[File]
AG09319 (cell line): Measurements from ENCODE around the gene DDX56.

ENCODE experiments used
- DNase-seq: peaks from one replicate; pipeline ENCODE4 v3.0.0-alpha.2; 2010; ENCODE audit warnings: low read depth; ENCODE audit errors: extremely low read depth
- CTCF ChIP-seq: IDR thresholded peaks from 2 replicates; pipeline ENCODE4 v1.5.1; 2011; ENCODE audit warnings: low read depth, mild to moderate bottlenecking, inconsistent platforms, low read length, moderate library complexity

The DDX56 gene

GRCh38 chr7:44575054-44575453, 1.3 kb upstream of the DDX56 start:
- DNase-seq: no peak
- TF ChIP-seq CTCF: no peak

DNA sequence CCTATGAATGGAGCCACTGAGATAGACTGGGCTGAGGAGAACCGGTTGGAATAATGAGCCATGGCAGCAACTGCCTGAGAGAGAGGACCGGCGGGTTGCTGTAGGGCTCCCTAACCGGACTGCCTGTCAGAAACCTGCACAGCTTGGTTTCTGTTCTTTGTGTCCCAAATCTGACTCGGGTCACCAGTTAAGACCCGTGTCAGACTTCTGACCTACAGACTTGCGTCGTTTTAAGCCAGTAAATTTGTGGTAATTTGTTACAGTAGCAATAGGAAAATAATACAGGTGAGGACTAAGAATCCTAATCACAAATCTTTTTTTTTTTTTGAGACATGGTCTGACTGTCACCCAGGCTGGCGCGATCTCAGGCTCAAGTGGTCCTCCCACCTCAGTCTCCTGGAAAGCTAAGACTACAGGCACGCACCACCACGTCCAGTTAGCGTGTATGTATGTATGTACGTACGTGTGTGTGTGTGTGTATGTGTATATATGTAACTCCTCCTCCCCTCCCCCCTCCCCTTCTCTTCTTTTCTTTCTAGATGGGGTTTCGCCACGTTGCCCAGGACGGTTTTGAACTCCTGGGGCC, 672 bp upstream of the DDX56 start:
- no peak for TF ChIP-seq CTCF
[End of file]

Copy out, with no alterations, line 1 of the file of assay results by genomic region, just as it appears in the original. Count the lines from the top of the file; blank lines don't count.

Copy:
AG09319 (cell line): Measurements from ENCODE around the gene DDX56.